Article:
Figure 3: IRE effect after seven days (H&E X200 magnification). Top picture: Left common carotid artery seven days after IRE (animal #2). In this picture it is possible to see the scarcity of vascular smooth muscle cells nuclei at the tunica media (arrow A). The elastic fibers morphology is maintained (arrow B). Bottom picture: Right common carotid artery of the same animal (animal #2). In this picture it is possible to see the normal density of vascular smooth muscle cells in the tunica media (cells are marked with arrows).

Figure 4: Caspase-3 stain of tunica media (X400 magnifiaction). Top picture shows normal right common carotid artery stained with Caspase-3. Bottom picture shows the left common carotid artery seven days after IRE: It shows complete disappearance of VSMC from the external layers of the tunica media (marked with **). Most nuclei of the VSMC in the internal layer of the tunica media are apoptotic ? condensed and stain positive for Caspase-3 (marked with arrows).

The primary goal of this study was the long term effect of the IRE treatment. At 28 days, the number of VSMC cells in the tunica media was very low compared with their number in the control artery (Table I, Figure 5). There was no evidence of thrombus formation and no change in the diameter of the artery compared with control arteries. The endothelial cells and the internal lamina morphology were preserved, even in areas with substantial decrease in VSMC population (Figure 6). Compared with control artery, the endothelial layer of the IRE treated arteries was thinner and more condensed (Figure 6) Elastic fibers location and morphology was not different between the IRE artery and the control artery. In one artery, it was impossible to locate even one VSMC nuclei in the entire slide (Figure 5b).

Figure 5: IRE effect after 28 days (H&E X100 magnification). Top picture shows a normal right common carotid artery. Bottom picture shows a left common carotid artery 28 days after irreversible electroporation. There are almost no vascular smooth muscle cells in the tunica media, compared with control artery. The thickness of the tunica media is reduced. There is no neointimal formation. There is marked fibrosis and hypercellularity in the adventitia layer of the IRE artery, compared with the control. (A, intraarterial lumen; B, tunica media; C, tunica adventitia; **, area of fibrosis and hypercellularity).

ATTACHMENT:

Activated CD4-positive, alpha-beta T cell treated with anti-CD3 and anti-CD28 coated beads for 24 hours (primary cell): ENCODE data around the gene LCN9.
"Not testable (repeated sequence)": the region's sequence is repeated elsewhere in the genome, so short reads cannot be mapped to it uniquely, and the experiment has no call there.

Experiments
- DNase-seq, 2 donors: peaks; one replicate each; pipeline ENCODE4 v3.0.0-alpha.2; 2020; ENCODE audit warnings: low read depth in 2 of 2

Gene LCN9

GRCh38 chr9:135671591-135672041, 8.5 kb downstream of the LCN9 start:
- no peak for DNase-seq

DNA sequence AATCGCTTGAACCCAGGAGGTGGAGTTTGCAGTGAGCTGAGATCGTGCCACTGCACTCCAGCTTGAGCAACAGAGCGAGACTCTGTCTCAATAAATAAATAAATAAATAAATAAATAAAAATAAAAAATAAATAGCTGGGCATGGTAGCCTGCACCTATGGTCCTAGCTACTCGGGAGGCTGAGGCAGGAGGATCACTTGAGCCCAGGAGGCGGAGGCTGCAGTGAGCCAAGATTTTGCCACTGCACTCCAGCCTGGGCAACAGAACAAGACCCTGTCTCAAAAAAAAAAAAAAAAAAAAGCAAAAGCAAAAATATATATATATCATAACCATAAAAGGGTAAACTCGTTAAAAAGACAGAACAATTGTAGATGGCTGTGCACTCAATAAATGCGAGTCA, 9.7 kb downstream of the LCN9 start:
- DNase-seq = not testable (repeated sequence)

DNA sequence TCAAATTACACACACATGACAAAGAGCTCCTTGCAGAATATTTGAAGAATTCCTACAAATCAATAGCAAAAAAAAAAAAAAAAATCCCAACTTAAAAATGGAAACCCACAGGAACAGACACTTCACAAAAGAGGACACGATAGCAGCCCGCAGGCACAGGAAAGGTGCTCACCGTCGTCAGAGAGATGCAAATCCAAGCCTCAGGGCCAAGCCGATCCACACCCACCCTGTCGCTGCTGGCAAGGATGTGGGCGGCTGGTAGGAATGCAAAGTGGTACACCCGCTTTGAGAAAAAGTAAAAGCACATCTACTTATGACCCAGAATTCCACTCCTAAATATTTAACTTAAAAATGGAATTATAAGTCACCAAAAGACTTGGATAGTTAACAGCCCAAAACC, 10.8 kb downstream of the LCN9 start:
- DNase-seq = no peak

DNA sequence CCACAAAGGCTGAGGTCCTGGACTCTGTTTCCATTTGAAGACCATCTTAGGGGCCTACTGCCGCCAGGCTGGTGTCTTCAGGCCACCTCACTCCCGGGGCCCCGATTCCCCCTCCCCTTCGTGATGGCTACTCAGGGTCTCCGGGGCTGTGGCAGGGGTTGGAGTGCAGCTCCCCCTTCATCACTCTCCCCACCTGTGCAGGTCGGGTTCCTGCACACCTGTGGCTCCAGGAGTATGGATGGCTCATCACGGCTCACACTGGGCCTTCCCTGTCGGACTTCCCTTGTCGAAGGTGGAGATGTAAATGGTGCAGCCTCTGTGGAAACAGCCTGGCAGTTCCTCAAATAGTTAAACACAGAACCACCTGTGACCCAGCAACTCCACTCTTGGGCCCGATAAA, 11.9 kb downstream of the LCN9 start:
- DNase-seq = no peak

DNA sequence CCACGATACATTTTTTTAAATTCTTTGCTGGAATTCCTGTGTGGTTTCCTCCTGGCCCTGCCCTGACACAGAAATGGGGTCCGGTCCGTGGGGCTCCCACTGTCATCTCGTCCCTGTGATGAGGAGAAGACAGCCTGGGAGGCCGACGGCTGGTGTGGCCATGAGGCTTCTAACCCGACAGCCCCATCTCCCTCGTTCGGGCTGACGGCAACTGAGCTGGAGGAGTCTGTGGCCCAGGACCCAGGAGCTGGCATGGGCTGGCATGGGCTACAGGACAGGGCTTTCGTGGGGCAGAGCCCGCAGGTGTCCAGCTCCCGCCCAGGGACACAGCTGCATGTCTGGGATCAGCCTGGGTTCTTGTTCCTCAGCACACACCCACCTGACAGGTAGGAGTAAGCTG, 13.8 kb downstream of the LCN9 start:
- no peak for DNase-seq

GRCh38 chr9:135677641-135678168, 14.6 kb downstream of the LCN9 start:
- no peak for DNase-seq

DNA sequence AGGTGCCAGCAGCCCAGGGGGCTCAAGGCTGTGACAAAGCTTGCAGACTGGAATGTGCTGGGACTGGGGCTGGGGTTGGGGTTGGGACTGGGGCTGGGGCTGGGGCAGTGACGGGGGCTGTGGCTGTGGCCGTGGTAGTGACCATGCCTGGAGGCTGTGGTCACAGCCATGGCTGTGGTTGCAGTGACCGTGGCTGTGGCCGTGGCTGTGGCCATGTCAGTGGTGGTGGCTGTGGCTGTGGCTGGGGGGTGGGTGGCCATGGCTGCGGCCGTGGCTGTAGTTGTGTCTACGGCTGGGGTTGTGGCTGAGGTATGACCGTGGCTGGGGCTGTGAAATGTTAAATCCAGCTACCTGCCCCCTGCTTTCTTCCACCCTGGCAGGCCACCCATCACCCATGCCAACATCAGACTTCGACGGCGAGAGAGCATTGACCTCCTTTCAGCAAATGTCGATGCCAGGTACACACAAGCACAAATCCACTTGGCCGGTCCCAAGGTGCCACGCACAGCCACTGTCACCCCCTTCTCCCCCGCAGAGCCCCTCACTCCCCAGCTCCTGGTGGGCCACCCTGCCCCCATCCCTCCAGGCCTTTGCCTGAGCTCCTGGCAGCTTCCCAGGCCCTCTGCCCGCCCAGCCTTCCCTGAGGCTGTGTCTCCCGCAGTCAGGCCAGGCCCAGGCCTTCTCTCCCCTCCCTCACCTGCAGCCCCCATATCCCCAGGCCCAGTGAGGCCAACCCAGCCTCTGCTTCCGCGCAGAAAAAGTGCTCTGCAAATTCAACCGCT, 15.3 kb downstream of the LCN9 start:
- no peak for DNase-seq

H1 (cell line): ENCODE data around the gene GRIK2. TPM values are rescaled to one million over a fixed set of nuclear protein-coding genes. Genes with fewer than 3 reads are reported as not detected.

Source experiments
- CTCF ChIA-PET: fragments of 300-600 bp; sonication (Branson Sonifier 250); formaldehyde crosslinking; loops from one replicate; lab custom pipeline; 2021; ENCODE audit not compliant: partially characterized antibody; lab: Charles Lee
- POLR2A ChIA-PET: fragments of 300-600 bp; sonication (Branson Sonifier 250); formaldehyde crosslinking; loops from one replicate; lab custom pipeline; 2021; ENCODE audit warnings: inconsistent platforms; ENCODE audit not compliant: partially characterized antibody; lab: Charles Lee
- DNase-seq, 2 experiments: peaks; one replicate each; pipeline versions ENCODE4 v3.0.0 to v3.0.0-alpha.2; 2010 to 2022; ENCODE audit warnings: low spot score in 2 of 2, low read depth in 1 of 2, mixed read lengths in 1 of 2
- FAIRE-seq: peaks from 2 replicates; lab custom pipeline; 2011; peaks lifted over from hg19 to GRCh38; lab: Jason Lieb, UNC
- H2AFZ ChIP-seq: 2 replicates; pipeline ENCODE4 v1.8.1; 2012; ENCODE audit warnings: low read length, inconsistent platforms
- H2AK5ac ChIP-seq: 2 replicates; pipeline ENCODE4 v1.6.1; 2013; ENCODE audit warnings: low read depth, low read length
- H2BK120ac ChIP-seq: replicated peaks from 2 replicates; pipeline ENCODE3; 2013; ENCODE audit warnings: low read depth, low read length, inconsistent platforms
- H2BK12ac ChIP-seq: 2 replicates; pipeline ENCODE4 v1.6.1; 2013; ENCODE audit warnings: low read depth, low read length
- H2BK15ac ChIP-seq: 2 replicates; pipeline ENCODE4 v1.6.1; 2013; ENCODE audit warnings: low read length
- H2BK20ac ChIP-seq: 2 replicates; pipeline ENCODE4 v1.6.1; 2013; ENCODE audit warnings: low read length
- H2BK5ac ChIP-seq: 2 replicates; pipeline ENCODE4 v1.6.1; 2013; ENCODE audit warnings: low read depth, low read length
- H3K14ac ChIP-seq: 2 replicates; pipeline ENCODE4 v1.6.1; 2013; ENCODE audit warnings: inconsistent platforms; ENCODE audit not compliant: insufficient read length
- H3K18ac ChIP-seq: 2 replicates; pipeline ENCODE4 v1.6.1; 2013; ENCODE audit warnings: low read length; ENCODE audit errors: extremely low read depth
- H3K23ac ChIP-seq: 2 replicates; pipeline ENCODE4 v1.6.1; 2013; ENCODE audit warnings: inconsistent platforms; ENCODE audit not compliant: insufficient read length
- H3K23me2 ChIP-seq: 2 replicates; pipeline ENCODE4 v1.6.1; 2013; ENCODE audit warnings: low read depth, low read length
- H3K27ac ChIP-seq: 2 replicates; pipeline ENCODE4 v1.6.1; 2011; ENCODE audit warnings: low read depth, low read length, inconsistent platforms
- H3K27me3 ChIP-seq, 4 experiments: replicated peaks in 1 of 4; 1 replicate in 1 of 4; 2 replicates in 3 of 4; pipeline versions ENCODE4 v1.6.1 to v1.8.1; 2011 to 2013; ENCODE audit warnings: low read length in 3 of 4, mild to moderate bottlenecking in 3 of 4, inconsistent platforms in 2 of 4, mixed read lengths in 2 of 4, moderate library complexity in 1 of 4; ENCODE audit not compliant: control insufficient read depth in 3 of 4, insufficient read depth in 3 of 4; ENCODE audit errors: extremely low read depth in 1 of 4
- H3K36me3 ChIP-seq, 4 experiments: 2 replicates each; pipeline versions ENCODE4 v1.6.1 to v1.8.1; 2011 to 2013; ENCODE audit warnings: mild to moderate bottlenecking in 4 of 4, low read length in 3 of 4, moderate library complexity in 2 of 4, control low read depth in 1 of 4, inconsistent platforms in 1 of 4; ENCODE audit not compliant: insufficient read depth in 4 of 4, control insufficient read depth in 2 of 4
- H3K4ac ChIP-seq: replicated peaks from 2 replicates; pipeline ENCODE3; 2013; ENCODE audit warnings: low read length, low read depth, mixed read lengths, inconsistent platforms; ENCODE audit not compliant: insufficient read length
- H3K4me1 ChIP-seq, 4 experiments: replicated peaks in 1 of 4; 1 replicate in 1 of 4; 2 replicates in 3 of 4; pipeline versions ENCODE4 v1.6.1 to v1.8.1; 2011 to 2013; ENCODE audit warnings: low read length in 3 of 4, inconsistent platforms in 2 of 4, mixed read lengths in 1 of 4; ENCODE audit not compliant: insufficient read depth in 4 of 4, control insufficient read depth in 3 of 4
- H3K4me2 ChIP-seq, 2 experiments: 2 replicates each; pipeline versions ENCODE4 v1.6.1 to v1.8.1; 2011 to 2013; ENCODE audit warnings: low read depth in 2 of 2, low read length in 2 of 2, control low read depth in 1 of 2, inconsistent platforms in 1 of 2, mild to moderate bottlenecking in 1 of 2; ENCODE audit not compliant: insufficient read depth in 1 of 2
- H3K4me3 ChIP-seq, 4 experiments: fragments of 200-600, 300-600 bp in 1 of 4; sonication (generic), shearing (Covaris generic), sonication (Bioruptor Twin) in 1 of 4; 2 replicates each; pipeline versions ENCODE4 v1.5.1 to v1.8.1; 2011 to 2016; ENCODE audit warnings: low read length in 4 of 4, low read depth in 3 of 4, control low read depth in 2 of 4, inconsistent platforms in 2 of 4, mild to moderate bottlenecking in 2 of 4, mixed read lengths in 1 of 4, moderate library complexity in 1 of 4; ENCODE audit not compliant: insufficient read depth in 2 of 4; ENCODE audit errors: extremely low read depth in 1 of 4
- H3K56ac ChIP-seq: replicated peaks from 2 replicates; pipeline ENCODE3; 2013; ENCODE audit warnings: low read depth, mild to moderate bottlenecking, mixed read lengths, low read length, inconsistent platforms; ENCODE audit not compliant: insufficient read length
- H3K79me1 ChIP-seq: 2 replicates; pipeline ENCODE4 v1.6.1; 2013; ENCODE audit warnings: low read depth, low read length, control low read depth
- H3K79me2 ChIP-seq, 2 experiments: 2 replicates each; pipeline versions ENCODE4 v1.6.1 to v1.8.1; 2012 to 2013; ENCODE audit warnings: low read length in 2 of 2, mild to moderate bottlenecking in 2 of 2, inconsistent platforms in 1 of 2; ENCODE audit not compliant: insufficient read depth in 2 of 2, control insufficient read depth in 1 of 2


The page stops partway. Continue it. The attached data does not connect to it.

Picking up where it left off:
Figure 6: Endothelial cells of IRE treated arteries (H&E X400 magnification). Top picture shows arterial wall 28 days after IRE. The picture shows a morphologicaly intact endothelial layer, similar to the endothelial layer of the control artery (bottom picture).

The average number of VSMC nuclei per millimeter (number/circumference) was calculated and compared between IRE arteries (excluding animals? #1and #2) and control arteries (Figure 7). The average number of VSMC nuclei per millimeter was significantly lower in the IRE arteries compared with control (24 ± 11 vs. 139 ± 14, P<0.001).

Figure 7: Average nuclei number per millimeter in IRE arteries vs. control arteries (P<0.001).


This is a pilot study on the long term effects of IRE on a major blood vessel. The main finding is that IRE has the ability to ablate cells to the margin of the blood vessel and that all animals used in this study survived the application of IRE without any side effects. Considering that we have treated a substantial length of a central blood vessel, the carotid artery, that IRE pulses where applied directly to the blood vessels and the electrical field was very high on the scale of typical IRE pulses this finding is indicative of the safety of treatment with respect to the application of IRE pulses near large blood vessels.

Figure 2 shows that during the application of an irreversible electroporation pulse the electrical conductivity of the tissue increases. This was predicted and anticipated to occur during electroporation and is a measure of the increase of tissue conductivity due to the permeabilization of the cell membrane (10, 11). It illustrates an important safety and control aspect of irreversible electroporation, namely that the successful application of electroporation can be detected and controlled through the measurement of conductivity during the application of the pulses. Figure 2 also shows an overall decrease in tissue conductivity during repeated electroporation pulses, a phenomenon that has not been described so far. One possible explanation is arterial clamping with electroporation electrodes. The clamping caused blood to be expelled from the intravascular cavity, causing a gradual decrease in overall conductivity. However, the issue of overall conduction decrease should be further investigated.